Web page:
HMDs however have their limitations when it comes to collaboration and communication. They are in essence created for use by a single person. If multiple people are present, one person is wearing a headset while all others are following his or her tracking on a monitor. The experience cannot be shared by all participants, creating an unbalanced experience. Furthermore, not being able to see the other person’s body language and facial expression can be very unpleasant in a collaboration context. The normal way of communicating is hindered so dramatically, that people most often take off the HMD before discussing and evaluating.

Another weak point of HMDs is comfort. They weigh quite a lot, and wearing them for a longer time is quite unpleasant. They also may mess up hair and make-up, making some people reluctant to put them on. Also field of view and screen resolution are quite limited, creating a suboptimal screen image. Last but not least, latency between the head movement and image response, often results in motion sickness.

Shared wide immersive environments

VR for construction solution by BarcoA wide immersive space, commonly known as a cave, is a physical environment consisting of multiple projection walls. Using active 3D goggles, which are see-through and don’t cut you off from the real world, team members become jointly immersed into the 3D experience of a project. Because multiple people can access such an immersive environment at the same time, it is an ideal place to share experiences and to collaborate between several stakeholders – such as architects, customers, contractors, engineers, investors, etc. It enables a high-end and social experience.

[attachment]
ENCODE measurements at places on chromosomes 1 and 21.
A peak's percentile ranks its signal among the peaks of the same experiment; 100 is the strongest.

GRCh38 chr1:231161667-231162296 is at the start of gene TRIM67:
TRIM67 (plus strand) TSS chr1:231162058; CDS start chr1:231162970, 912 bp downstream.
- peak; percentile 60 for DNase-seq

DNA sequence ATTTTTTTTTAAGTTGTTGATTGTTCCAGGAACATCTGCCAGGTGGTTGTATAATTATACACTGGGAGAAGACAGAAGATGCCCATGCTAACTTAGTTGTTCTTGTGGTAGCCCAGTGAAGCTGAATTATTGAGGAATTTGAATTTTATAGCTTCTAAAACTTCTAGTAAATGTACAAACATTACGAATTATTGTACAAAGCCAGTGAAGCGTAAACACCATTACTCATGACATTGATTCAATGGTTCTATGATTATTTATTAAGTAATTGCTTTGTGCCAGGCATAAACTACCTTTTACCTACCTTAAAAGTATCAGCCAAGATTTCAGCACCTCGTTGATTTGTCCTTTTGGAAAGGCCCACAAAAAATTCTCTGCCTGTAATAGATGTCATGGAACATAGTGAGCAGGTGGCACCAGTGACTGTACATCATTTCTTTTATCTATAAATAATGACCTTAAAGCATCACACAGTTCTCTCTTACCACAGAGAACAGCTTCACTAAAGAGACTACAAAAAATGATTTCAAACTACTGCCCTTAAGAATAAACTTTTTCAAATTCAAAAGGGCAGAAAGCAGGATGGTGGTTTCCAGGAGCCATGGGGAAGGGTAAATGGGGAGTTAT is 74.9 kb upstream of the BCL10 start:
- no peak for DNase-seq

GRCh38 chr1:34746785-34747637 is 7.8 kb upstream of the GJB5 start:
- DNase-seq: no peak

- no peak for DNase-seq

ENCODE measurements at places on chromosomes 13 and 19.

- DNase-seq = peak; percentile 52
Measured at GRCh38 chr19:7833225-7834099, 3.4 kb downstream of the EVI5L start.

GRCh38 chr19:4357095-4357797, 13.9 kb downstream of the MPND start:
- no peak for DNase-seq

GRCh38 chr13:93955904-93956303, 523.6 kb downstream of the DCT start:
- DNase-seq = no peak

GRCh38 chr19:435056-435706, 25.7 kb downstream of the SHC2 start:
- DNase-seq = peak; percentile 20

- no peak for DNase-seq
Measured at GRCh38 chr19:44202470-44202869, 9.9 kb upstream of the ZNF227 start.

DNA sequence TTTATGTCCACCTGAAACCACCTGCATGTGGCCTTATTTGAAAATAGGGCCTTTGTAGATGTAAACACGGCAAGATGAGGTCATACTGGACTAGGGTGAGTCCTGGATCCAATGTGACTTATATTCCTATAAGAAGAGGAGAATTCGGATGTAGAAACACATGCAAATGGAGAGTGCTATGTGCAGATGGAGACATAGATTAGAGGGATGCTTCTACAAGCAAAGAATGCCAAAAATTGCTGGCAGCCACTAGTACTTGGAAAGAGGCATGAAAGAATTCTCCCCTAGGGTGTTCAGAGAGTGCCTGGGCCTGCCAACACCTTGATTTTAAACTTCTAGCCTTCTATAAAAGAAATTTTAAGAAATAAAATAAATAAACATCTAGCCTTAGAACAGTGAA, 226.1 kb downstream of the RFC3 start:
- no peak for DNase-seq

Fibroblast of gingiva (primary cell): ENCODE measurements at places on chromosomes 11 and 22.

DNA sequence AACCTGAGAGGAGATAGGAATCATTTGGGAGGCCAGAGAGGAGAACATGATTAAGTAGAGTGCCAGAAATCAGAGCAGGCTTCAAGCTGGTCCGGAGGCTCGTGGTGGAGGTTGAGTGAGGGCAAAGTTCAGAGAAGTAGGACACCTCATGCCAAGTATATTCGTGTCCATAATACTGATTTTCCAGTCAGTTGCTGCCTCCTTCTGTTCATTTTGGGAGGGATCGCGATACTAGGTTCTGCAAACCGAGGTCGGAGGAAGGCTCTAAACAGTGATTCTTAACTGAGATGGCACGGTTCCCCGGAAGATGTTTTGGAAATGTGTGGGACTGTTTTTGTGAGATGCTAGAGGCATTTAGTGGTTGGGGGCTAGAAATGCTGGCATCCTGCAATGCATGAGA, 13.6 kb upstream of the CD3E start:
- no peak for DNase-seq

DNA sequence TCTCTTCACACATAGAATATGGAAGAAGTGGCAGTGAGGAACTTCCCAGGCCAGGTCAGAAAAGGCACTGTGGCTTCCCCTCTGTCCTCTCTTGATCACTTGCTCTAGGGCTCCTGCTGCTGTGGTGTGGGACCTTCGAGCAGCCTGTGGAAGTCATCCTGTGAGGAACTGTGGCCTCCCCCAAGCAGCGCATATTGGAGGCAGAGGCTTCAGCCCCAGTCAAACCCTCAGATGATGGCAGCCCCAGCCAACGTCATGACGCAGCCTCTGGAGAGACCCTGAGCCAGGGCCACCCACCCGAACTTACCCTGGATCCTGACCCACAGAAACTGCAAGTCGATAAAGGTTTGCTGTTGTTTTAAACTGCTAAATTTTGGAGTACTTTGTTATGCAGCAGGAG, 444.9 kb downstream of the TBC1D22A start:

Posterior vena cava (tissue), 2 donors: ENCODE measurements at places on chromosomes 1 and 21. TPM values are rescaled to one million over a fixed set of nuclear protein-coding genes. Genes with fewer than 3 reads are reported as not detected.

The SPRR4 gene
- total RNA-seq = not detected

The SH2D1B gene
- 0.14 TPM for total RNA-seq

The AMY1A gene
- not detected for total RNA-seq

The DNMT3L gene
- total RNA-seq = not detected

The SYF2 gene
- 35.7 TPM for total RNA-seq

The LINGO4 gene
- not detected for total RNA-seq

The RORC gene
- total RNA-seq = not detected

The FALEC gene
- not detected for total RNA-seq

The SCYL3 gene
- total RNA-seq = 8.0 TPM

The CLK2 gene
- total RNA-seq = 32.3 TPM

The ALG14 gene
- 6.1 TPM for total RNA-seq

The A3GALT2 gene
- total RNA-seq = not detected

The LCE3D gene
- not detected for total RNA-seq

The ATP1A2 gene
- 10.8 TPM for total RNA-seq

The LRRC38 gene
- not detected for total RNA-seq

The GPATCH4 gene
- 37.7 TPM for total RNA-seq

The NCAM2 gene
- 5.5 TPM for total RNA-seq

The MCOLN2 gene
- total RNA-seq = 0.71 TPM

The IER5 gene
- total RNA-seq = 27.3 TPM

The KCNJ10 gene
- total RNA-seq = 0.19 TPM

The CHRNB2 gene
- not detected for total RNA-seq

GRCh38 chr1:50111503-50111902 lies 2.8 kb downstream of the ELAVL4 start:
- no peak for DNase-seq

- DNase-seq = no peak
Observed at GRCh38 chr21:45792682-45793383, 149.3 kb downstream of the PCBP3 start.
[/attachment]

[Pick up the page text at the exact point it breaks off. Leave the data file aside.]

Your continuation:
Wide immersive environments are very valuable assets in many areas of the AEC industry. It allows maximizing design experiences between coworkers in large projects (like engineers and architects visualizing and discussing design decisions), and enhances project collaboration and decision-making. Making quick adjustments in real-time and view them on a 1:1 scale, in high quality, is a great way to have valuable discussions and execute clash management in an early stage of the project. In this way, many difficulties and errors in construction can be detected early on and eliminated, before construction begins. This prevents delays and speeds up planning and the complete building process – preventing direct and indirect costs such as delay fines. The Return On Investment (ROI) of a wide immersive environment is therefore high.